Linux is not just a nice toy or a replacement for Windows. It can help you do things in day-to-day IT work alongside Windows. So far here is what I have found
– Say you have a Windows installation that’s not bootable anymore and you need to retrieve documents, pictures and such. So you stick it into a functional PC, try to open the profile, the following ensues:
Windows: You need permission to access that folder. Continue?
Windows: Are you sure?
Windows: Are you really sure?
Windows: Ok, access granted, but some folders I will leave locked
Of course another possibility is that Windows will sit there for half an hour trying to change permissions and eventually tell you that it timed out.
You can create a Linux LIve USB stick. All you need is the iso of your favorite distribution and a free program called Linux LIve USB Creator
You boot from it, it automatically mounts the NTFS drive, automatically grabs full control of it. You connect to a share on your PC and start copying whatever you need
– A situation that happened to everyone. You reinstalled Windows and discovered it didn’t auto-detect your NIC. If you have another functional PC handy no big deal – you use it to download the NIC driver, copy it over using a flash drive and install it. What if you don’t?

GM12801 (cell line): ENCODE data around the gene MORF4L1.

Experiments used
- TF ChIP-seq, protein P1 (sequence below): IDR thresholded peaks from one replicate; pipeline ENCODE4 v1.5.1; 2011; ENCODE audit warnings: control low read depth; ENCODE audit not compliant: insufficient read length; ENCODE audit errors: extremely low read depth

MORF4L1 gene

Boot from your Linux Live USB stick, download the Windows NIC driver, copy it wherever you want on your NTFS drive, boot into Windows, install
– Occasionally one needs to look for software/drivers on sites that are… shall we say questionable. Of course that comes with the risk of those sites trying to slip you a virus.
Solution: Boot from Linux Live USB stick and search for your software using the Linux environment. I don’t know if Linux is 100% virus-immune as some people claim (personally suspect no), but I do know that viruses written for Windows simply will not work on it. And that’s 99.9% of them. Of course it’s still a good idea to scan for viruses what you have downloaded anyway.